Oh, how naively I uttered those words, countless times between when we unexpectedly found our perfect house this past spring and our July 1 moving date.
In retrospect, it reminds me a little bit of expectant parents who tell you about their birth plan, stipulating music that will be played, aromas wafted, and meditations conducted to ensure that they have the perfect birth. In reality, childbirth is hard no matter how carefully you plan for it -- and so is moving.
Now that we’ve spent a full two weeks in our new home sorting through vases and bowls and books and photos and kitchen accessories and bike equipment, calling ourselves minimalists seems like truly a stretch of the imagination. As I contemplated how to relocate ourselves and our possessions into a new home exactly half the size of our last home -- and even less than half the size of the home we owned before that -- I could only dream of being the kind of people who can relocate into a San Francisco-style “micro-apartment” or a renovated shipping container. Taped-up boxes surrounded us, hemming us in, tripping us, creating walls and forts and barriers throughout the rooms. Where could it possibly all go in our downsized home? And if it couldn’t go anywhere, what would we do with it instead?
As my family and I sorted through the items that we’d used or displayed or stored in our last house, and still more items that we’d never unboxed from our previous move four years earlier, I found myself generally thinking one of two phrases, as each item emerged from its packaging. In some cases, it was “Oh, I love that painting/pitcher/photo/serving platter!” But a lot more often, it was “What were we thinking?”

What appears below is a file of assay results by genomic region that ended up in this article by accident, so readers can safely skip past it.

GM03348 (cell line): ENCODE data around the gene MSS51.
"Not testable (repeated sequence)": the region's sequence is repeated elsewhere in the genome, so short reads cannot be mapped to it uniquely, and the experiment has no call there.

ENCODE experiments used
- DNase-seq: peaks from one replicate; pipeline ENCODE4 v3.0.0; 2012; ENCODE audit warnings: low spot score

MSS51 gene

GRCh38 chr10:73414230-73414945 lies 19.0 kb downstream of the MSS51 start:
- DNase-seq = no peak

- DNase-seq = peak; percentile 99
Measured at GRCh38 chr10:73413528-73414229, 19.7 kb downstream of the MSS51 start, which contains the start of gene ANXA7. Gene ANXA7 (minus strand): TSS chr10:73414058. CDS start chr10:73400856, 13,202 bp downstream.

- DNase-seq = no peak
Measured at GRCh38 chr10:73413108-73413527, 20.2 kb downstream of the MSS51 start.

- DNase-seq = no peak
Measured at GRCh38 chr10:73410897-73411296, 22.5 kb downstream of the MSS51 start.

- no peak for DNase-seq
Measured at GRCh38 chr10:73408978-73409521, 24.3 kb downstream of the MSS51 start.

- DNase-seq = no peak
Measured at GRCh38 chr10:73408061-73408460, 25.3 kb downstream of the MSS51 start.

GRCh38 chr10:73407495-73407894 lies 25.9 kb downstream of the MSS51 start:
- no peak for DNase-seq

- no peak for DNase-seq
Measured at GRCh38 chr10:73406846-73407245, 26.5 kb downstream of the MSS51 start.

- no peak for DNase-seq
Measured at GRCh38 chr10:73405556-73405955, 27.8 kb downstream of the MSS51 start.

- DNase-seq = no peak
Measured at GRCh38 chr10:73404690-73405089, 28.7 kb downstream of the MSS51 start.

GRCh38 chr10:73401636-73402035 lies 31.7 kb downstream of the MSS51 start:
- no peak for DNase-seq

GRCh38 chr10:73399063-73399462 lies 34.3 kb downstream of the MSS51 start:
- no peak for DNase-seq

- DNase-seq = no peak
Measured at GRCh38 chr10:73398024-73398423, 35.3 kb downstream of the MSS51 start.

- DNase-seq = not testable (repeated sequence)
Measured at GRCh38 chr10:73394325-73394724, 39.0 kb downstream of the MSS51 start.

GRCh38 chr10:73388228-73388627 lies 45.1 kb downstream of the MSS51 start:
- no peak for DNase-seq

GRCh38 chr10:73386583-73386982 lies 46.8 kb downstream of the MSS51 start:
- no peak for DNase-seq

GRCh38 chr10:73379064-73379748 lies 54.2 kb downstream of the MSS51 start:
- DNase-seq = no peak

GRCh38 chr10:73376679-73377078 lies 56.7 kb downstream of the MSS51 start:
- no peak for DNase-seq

It’s been eye-opening to me over the past couple of weeks to see how possessions pile up even for people who consider themselves fairly ruthless about getting rid of things. And in our new World War II era house with almost no closets, no usable basement, no garage, and a minuscule attic, I find myself flummoxed.
Deciding what to keep among functional household items is one thing. In the kitchen, I simply applied my sister’s clever rule for decluttering: allow nothing in your kitchen that serves only one infrequent purpose. With that, farewell to the pineapple corer, the corn-on-the-cob plates, the vertical chicken roaster, the bread machine. That part was easy. I know what I use regularly in my kitchen, and I felt very little sentimentality for the items I don’t use.
But it gets trickier with objects that have memories attached: carved wooden animals from our African safari; bright purple and yellow glazed pots from the kids’ pottery classes; hand-painted tiles we bought in a shop in Amsterdam in which chickens roamed the aisles.
Additionally, there are objects that represent memories of other people. My husband’s grandmother liked to collect random china teacups on her travels, and many of those teacups were bequeathed to us. His grandmother is gone now, and we both want to remember her. But is holding on to unmatched teacups that we really don’t have space for the right way to do it?
As someone who makes a living helping people write their memoirs, it’s easy for me to claim that none of these material objects matters as long as we have written records of our lives. But of course, I have photographer friends who would say it’s the photographs that best reflect our lives. Friends who are painters who would say it’s paintings that preserve our memories. Even “crafter” friends who make quilts or knit sweaters to preserve memories.
It’s difficult to make the final cut. But I remind myself that other people can make use of our material objects when we can’t. Extra coffee mugs went to a neighbor’s son who is setting up his first post-college apartment. Other kitchen items will go to a local charity that helps formerly homeless people stock their new homes. Clothes that our tiny 1940s-era closets can’t accommodate will be sold by Goodwill, the profits used to help other people in need.
I hope I’m right, that it’s the written word – or photos or paintings or other creative endeavors – that ultimately matters most when it comes to preserving our memories. I hope I don’t regret any of the items we’re giving away.
I don’t think I will, though. In my line of work as a memoir writer, I listen to a lot of people reminisce. “I wish I could better remember….”, they sometimes say. Or “I wish I’d asked….” Or “If only I knew more about…”
But they never say “I wish I still owned.” Not about a bread machine. Nor a pineapple corer. Not even a hand-painted tile from the Netherlands. And most of those things can be replaced if we miss them too much. But somehow I just don’t think we will.